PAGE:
Setting up your epidural
- You will need to have an intravenous cannula and maybe a drip.
- While the epidural is being put in, it is important that you keep still and let the anaesthetist know if you are having a contraction.
- Usually takes 20 minutes to set up and 20 minutes to work.
- Some epidurals do not work fully and need to be adjusted or replaced.
Advantages of an epidural
- Usually provides excellent pain relief.
- Sometimes a spinal is given first for a quicker effect.
- The dose or type of local anaesthetic can sometimes be altered to allow you to move around the bed. This is a low-dose (or mobile) epidural.
- In general epidurals do not affect your baby.
- They can be topped up for caesarean section if required.
Possible problems with your epidural
- Repeated top-ups with stronger local anaesthetic may cause temporary leg weakness and increase the risk of forceps or ventouse delivery.
- The epidural may slow down the second stage of labour slightly.
- You may develop low blood pressure, itching or a fever during the epidural.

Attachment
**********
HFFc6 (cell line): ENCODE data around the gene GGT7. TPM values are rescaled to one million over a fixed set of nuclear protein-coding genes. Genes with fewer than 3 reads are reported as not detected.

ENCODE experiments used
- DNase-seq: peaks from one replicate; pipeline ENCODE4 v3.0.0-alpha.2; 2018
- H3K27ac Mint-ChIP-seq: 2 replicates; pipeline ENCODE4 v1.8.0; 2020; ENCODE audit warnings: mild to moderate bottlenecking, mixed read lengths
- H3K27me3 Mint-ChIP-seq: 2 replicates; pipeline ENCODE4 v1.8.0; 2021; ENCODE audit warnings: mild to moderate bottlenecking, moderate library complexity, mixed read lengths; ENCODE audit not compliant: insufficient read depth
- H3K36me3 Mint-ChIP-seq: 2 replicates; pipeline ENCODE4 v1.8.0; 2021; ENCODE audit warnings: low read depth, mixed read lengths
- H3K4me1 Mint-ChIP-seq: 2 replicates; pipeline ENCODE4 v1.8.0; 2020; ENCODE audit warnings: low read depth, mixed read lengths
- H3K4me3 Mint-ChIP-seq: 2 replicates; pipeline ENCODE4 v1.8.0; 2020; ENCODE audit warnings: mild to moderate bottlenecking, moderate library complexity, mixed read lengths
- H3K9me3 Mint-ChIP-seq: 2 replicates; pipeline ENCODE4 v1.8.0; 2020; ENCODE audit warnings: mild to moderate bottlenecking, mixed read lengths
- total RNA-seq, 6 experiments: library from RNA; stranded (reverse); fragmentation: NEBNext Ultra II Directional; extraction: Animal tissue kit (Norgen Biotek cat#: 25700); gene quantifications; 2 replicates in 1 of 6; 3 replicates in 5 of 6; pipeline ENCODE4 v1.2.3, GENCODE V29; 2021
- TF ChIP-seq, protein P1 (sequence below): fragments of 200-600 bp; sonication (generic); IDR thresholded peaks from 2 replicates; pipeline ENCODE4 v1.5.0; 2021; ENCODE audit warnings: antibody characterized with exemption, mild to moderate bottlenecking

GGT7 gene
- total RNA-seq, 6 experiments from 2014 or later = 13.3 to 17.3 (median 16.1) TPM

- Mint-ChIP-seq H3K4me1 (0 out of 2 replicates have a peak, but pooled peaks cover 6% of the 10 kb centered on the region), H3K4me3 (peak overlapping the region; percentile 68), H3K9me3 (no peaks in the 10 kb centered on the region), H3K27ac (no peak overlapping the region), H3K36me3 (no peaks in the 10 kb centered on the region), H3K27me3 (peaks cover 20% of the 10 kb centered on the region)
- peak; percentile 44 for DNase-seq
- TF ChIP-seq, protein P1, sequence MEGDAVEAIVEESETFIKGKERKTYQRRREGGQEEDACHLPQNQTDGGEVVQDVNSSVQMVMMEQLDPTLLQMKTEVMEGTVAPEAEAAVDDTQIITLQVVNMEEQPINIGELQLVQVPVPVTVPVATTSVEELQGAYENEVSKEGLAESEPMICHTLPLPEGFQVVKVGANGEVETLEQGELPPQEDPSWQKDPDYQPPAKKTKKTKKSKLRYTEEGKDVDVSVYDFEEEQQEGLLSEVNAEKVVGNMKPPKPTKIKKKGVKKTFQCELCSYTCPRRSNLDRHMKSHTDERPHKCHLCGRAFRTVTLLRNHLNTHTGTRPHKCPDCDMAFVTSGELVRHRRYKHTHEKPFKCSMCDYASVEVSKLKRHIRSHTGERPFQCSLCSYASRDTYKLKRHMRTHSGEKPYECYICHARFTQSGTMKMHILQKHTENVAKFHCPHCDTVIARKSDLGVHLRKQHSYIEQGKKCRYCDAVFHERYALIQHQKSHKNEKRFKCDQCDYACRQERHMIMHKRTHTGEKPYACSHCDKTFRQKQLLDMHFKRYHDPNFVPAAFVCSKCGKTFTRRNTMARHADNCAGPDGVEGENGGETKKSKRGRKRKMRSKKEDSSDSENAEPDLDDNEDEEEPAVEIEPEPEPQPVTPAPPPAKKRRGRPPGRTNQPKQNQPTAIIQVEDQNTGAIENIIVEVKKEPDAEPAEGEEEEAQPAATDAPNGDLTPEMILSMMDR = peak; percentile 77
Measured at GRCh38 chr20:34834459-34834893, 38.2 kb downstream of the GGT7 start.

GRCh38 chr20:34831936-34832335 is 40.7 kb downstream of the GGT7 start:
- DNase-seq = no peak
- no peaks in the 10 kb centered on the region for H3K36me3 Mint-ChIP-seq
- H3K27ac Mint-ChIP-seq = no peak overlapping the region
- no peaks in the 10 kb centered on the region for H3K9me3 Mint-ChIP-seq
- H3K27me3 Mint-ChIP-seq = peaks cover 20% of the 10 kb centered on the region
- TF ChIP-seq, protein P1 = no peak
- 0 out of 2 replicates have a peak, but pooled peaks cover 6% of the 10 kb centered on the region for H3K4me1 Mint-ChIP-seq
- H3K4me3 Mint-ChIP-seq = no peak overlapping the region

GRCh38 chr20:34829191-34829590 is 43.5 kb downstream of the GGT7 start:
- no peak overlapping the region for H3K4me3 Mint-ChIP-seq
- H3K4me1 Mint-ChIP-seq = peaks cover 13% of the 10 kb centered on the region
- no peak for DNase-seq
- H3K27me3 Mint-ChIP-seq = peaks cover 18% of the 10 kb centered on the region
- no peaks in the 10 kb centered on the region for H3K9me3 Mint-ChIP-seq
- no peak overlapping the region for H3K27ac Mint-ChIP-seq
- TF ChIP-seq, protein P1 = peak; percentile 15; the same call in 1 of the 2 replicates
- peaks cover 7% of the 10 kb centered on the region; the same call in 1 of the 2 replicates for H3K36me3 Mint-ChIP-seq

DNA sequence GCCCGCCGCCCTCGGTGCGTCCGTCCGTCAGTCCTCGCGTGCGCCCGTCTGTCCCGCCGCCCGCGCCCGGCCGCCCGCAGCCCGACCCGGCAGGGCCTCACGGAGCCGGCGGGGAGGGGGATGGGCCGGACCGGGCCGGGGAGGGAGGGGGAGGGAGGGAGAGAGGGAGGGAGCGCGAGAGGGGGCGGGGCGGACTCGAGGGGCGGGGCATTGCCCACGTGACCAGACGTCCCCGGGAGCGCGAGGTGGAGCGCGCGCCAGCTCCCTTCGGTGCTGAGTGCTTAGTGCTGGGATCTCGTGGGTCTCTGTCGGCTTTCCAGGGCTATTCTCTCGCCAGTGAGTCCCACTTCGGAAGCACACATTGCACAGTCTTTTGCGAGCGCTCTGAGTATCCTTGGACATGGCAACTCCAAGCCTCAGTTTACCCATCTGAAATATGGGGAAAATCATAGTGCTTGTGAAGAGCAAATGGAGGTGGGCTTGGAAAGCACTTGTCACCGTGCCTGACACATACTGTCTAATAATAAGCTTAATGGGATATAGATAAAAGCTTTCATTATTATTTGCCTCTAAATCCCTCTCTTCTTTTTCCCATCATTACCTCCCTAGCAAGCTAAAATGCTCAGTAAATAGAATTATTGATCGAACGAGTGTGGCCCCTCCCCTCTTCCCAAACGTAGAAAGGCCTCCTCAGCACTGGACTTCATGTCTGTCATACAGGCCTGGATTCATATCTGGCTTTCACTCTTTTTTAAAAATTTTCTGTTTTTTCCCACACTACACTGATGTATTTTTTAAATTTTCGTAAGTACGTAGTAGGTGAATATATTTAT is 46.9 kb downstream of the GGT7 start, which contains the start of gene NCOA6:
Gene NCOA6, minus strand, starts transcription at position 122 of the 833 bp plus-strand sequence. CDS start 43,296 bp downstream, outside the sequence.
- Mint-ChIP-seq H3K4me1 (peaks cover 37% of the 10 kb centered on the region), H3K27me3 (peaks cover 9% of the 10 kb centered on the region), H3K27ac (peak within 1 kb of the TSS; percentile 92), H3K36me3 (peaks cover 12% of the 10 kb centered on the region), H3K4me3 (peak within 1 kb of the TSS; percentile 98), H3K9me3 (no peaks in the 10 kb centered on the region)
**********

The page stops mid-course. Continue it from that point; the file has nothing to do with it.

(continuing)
- The epidural site may be tender but usually only for a few days. Backache is NOT caused by epidurals but is common after any pregnancy.
Risks of having a spinal or epidural to reduce labour pain
Type of risk
How often does it happen?
|Significant drop in blood pressure||One in every 50 women|
|Not working well enough to reduce labour pain so you need to use other ways of lessening the pain||One in every 8 women|
|Not working well enough for a caesarean section so you need to have a general anaesthetic||One in every 20 women|
|Severe headache||One in every 100 women (epidural), One in every 100 women (spinal)|
|Nerve damage (numb patch on a leg or foot, or having a weak leg)||Temporary - one in every 1,000 women|
|Effects lasting for more than 6 months||Permanent - one in every 13,000 women|
|Epidural abscess (infection)||One in every 50,000 women|
|Meningitis||One in every 100,000 women|
|Epidural haematoma (blood clot)||One in every 170,000 women|
|Accidental unconsciousness||One in every 100,000 women|
|Severe injury, including being paralysed||One in every 250,000 women|
The information available from the published documents does not give accurate figures for all of these risks. The figures shown above are estimates and may be different in different hospitals.